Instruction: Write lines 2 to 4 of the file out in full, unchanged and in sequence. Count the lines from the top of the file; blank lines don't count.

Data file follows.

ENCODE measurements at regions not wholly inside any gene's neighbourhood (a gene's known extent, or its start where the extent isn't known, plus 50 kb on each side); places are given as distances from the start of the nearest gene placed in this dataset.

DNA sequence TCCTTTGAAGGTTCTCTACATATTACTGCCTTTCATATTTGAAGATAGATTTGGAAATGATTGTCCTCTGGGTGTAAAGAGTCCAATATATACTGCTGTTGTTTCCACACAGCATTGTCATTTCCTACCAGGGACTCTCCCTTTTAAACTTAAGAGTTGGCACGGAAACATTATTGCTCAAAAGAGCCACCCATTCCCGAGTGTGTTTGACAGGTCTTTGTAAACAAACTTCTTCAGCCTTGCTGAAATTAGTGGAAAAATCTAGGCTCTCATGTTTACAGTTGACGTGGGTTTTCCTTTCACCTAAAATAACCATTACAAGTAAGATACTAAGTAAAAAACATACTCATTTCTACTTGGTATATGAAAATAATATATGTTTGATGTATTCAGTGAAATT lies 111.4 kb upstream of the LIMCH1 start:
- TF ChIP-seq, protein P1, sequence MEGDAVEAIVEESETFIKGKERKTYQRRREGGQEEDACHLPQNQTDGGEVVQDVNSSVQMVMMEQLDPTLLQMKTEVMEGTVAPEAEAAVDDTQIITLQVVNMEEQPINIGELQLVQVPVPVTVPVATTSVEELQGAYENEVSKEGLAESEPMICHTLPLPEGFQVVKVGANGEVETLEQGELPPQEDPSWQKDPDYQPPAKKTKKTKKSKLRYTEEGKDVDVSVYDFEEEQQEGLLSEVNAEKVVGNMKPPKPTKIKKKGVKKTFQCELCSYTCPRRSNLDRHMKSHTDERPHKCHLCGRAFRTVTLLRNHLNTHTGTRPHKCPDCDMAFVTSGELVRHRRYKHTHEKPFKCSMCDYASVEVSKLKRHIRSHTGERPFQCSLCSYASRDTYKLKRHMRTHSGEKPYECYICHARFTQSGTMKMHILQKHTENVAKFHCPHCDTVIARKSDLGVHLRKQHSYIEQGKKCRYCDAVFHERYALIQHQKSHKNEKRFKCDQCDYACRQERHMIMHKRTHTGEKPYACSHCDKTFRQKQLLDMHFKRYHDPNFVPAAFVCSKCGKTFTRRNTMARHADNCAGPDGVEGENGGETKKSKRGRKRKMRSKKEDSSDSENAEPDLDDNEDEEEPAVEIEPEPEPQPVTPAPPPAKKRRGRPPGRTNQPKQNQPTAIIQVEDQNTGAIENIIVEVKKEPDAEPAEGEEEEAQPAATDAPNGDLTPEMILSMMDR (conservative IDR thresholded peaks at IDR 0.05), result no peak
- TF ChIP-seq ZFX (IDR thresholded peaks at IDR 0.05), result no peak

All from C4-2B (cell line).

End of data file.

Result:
DNA sequence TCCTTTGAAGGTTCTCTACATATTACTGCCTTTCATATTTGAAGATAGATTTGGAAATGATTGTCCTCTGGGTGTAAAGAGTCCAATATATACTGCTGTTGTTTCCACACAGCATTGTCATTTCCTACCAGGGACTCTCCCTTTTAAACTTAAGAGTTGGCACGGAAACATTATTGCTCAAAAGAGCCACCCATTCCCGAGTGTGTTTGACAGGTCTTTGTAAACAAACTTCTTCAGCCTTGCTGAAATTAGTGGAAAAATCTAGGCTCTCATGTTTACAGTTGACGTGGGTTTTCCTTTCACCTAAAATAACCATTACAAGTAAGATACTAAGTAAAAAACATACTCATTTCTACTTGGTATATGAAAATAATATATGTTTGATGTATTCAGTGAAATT lies 111.4 kb upstream of the LIMCH1 start:
- TF ChIP-seq, protein P1, sequence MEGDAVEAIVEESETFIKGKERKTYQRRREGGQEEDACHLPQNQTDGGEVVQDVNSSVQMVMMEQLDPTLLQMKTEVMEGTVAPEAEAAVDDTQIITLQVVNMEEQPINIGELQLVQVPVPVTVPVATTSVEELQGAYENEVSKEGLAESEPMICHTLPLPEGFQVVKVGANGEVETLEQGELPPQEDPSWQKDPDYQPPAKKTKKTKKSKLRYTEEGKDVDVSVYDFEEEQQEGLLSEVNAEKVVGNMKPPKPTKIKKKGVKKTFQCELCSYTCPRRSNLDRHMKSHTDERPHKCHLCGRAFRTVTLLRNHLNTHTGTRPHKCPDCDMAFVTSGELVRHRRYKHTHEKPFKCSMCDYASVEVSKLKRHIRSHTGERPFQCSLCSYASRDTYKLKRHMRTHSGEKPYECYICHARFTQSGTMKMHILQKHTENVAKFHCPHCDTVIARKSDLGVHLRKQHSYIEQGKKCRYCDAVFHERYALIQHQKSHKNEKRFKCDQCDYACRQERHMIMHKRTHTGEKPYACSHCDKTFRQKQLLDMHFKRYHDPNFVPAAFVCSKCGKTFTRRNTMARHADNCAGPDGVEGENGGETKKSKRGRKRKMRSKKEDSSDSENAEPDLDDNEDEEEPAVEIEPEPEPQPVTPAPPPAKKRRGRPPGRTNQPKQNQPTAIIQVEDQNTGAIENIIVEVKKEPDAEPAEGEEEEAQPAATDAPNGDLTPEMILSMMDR (conservative IDR thresholded peaks at IDR 0.05), result no peak
- TF ChIP-seq ZFX (IDR thresholded peaks at IDR 0.05), result no peak